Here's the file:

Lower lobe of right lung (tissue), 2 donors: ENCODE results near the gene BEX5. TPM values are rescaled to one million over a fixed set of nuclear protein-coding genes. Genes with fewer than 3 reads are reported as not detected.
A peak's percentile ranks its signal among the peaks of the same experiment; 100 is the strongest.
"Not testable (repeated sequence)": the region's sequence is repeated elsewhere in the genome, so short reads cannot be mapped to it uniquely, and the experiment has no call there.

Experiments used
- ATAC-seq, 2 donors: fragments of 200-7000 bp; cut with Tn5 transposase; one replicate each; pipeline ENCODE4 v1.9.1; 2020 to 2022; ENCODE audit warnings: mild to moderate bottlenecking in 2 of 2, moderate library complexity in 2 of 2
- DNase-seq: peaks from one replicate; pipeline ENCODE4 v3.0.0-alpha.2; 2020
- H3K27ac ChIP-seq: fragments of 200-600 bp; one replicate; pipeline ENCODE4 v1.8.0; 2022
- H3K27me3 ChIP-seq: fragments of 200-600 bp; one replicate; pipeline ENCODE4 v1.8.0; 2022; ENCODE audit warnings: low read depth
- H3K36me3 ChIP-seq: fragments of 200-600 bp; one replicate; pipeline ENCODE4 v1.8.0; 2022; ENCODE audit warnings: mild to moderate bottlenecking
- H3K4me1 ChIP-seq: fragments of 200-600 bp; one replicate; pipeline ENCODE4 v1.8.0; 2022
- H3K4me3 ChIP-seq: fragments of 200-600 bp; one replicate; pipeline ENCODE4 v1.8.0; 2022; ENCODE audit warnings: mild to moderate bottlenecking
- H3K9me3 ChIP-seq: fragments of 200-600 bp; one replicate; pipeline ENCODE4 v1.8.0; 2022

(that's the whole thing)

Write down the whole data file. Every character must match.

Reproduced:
Lower lobe of right lung (tissue), 2 donors: ENCODE results near the gene BEX5. TPM values are rescaled to one million over a fixed set of nuclear protein-coding genes. Genes with fewer than 3 reads are reported as not detected.
A peak's percentile ranks its signal among the peaks of the same experiment; 100 is the strongest.
"Not testable (repeated sequence)": the region's sequence is repeated elsewhere in the genome, so short reads cannot be mapped to it uniquely, and the experiment has no call there.

Experiments used
- ATAC-seq, 2 donors: fragments of 200-7000 bp; cut with Tn5 transposase; one replicate each; pipeline ENCODE4 v1.9.1; 2020 to 2022; ENCODE audit warnings: mild to moderate bottlenecking in 2 of 2, moderate library complexity in 2 of 2
- DNase-seq: peaks from one replicate; pipeline ENCODE4 v3.0.0-alpha.2; 2020
- H3K27ac ChIP-seq: fragments of 200-600 bp; one replicate; pipeline ENCODE4 v1.8.0; 2022
- H3K27me3 ChIP-seq: fragments of 200-600 bp; one replicate; pipeline ENCODE4 v1.8.0; 2022; ENCODE audit warnings: low read depth
- H3K36me3 ChIP-seq: fragments of 200-600 bp; one replicate; pipeline ENCODE4 v1.8.0; 2022; ENCODE audit warnings: mild to moderate bottlenecking
- H3K4me1 ChIP-seq: fragments of 200-600 bp; one replicate; pipeline ENCODE4 v1.8.0; 2022
- H3K4me3 ChIP-seq: fragments of 200-600 bp; one replicate; pipeline ENCODE4 v1.8.0; 2022; ENCODE audit warnings: mild to moderate bottlenecking
- H3K9me3 ChIP-seq: fragments of 200-600 bp; one replicate; pipeline ENCODE4 v1.8.0; 2022